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State Theatre to Highlight Juvenile Justice System with Film Screening, Panel Discussion

by on April 24, 2014 1:55 PM

It was a scandal that received national attention: Judges accused of receiving millions of dollars in exchange for sending more than 3,000 non-violent juveniles to private detention centers.

And the scandal was close to home.

In 2009, Judges Mark Ciavarella and Michael Conahan in Luzerne County pleaded guilty to charges stemming from them receiving more than $2.8 million in exchange for sentencing juveniles to privately owned detention centers.

Robert May, a documentary filmmaker with SenArt Films who lives in Luzerne County, watched the scandal unfold and decided to document the criminal process for the judges as well as the impact the judges orders had on the children they incarcerated along with their families.

"The goal is to both entertain, and it does that, as well as expose the way that kids are treated and not just in Luzerne County, but everywhere," May told "The take away from audiences is sort of shock, like a punch in the gut, and people are very motivated to want to do something when they leave the theater."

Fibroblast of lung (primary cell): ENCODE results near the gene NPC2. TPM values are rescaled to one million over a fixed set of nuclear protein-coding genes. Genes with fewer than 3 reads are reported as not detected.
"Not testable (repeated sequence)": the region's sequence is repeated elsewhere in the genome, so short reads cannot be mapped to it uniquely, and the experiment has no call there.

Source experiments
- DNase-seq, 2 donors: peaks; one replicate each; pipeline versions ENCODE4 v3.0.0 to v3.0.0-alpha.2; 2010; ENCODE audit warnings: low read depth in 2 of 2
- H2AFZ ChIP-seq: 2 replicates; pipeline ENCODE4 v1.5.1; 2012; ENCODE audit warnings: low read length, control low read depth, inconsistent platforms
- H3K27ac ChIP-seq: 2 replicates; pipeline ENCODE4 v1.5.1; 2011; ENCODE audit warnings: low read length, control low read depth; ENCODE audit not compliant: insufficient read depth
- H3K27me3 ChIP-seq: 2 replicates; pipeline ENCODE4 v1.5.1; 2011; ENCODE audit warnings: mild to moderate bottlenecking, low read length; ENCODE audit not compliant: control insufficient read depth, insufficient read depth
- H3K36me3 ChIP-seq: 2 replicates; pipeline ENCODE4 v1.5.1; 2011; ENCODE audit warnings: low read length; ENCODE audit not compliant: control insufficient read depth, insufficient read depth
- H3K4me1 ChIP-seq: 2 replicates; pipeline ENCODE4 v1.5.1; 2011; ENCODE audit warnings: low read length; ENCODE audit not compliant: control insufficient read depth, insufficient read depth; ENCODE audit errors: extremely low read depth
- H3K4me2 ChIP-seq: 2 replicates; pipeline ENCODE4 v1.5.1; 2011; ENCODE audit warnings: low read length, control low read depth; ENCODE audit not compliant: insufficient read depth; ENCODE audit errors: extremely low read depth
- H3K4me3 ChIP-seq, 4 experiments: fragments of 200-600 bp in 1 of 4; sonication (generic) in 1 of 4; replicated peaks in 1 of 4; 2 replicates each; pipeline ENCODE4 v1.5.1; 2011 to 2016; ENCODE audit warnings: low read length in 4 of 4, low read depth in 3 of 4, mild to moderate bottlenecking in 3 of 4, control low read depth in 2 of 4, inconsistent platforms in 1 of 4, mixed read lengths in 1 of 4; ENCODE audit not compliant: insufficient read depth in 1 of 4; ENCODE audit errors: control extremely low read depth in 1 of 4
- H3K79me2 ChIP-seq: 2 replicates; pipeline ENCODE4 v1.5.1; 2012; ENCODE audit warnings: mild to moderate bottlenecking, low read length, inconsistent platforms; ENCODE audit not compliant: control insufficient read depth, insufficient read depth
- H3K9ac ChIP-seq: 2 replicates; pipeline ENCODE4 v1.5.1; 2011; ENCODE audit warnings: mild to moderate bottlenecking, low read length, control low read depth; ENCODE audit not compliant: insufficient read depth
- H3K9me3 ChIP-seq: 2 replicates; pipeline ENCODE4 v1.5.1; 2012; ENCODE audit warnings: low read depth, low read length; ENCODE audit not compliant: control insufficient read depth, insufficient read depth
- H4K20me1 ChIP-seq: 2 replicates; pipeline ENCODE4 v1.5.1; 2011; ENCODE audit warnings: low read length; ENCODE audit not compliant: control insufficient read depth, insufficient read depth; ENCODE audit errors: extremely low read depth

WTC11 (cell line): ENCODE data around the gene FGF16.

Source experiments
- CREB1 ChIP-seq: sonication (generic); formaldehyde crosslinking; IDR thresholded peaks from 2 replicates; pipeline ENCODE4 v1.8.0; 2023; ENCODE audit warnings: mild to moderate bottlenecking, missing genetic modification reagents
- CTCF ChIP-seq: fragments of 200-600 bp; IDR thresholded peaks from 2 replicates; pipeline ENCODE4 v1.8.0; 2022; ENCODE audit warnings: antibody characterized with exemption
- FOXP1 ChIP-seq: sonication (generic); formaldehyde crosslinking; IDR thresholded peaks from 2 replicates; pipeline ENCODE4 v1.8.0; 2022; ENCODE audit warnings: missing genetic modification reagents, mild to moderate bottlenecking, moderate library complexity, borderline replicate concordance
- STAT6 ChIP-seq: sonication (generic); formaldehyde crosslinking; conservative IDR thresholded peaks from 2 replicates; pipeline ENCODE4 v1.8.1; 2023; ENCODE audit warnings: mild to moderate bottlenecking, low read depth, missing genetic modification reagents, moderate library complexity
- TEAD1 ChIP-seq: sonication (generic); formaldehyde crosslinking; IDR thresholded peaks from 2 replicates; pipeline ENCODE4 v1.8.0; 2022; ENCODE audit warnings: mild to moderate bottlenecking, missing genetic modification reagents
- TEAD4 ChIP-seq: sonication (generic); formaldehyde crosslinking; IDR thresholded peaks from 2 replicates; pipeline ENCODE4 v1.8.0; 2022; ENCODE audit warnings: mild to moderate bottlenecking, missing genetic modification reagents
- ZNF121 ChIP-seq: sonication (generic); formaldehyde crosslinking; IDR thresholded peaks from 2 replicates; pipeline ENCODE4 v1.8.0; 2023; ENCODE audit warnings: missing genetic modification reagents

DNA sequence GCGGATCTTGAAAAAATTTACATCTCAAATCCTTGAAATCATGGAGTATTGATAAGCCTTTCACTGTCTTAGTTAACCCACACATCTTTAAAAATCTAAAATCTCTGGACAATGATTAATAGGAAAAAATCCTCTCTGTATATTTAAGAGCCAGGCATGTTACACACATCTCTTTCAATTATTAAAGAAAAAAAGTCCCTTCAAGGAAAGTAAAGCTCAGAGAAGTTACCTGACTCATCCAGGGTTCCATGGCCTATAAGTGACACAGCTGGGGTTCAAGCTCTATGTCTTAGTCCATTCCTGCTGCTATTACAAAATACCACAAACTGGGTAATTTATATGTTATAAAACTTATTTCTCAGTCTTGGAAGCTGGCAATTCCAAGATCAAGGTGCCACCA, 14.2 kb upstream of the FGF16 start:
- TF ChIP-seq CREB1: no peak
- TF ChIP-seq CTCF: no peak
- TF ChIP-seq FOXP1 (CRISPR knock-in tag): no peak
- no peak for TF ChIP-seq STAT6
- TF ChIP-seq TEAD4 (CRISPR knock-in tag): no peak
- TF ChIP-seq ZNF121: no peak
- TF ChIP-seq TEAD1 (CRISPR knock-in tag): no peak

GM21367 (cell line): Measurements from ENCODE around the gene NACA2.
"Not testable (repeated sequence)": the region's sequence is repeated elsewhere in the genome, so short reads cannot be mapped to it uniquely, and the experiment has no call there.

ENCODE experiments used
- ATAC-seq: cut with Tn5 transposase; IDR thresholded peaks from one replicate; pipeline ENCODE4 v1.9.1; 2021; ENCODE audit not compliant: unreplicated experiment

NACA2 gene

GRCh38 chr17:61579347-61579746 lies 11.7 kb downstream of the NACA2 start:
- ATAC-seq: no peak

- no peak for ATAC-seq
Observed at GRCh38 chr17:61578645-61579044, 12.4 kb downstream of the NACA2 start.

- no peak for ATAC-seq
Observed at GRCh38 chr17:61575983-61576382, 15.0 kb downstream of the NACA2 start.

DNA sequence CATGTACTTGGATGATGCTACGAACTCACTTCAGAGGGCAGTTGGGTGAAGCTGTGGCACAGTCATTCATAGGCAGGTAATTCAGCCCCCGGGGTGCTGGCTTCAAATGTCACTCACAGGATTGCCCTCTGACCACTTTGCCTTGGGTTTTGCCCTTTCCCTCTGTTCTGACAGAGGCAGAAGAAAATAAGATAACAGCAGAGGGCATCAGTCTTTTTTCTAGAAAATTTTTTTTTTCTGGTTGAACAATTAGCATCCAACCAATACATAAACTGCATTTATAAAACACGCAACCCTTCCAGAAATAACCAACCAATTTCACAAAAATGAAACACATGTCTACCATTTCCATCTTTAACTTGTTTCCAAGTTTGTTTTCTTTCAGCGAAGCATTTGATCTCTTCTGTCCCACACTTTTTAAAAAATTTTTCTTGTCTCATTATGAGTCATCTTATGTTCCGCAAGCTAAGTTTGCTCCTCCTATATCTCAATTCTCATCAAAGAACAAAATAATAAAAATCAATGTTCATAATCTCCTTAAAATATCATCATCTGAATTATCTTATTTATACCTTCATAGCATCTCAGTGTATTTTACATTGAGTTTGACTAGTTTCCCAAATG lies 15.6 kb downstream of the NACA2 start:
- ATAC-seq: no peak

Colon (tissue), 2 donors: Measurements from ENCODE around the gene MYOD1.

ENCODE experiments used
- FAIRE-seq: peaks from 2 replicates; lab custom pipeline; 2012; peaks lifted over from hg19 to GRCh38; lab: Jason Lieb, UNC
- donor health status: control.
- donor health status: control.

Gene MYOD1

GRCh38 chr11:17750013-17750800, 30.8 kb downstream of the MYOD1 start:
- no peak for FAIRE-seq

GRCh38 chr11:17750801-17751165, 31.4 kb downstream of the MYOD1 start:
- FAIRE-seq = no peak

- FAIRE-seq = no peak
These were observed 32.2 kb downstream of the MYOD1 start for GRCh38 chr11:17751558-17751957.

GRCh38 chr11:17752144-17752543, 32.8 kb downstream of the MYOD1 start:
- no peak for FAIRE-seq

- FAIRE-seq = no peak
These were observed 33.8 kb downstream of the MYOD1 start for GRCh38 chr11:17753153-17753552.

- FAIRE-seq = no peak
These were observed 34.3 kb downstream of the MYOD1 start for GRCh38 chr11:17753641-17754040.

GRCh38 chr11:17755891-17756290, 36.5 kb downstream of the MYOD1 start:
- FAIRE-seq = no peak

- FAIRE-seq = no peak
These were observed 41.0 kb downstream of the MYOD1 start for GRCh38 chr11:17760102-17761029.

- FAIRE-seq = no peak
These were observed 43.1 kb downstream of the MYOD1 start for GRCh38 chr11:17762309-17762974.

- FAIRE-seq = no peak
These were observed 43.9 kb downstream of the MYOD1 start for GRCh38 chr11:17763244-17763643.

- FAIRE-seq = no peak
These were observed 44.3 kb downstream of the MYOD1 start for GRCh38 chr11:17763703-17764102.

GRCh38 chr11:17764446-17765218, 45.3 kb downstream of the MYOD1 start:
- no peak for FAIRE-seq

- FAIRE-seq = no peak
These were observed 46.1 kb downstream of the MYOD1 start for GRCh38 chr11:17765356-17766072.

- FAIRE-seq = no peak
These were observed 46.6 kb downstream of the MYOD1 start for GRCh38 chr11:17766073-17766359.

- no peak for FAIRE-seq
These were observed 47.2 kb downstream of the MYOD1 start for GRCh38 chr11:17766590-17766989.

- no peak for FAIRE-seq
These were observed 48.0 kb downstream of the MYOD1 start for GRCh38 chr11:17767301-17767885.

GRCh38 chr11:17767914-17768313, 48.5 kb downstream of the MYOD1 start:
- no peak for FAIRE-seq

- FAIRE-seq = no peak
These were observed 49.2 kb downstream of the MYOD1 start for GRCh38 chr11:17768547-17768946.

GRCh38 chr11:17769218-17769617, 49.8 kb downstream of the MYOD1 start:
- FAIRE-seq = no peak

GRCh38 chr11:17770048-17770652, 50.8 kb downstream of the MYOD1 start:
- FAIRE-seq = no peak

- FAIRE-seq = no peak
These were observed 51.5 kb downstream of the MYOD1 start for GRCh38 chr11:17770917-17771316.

On Friday there will be a special screening of the film "Kids for Cash" at the State Theatre in State College. The event will include a discussion panel featuring May, some of the children featured in the film, along with Centre County Common Pleas Judge Bradley Lunsford, Executive Director of Nets4Nets Jay Paterno and Juvenile Law Center attorney Emily Keller.

While the film focuses on one case in Pennsylvania, May says the film shows how the juvenile justice system is flawed across the country, including here in Pennsylvania.

For example, despite the high profile scandal in Luzerne County, Pennsylvania was still one of only six states that saw an increase in the number of juveniles incarcerated between 2001 and 2010, according to a study by the Juvenile Justice Network and Texas Public Policy Foundation.

May acknowledges state lawmakers have made some changes in Pennsylvania, like stopping children from being handcuffed and shackled in most cases and requiring juveniles to have an attorney when they go before a judge.

Still, May says there is more to be done. May hopes the film will motivate Pennsylvania lawmakers to further change the system by reexamining the for-profit juvenile detention centers in the state and mandate evidence-based juvenile programs instead of sentencing children to detention for an indefinite period of time.

"I do think the system is still broken," May says.

For more information on the Kids for Cash screening, click HERE.


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Jennifer Miller is a reporter for She has worked in journalism since 2005. She's covered news at the local, state and national level with an emphasis on crime and local government.
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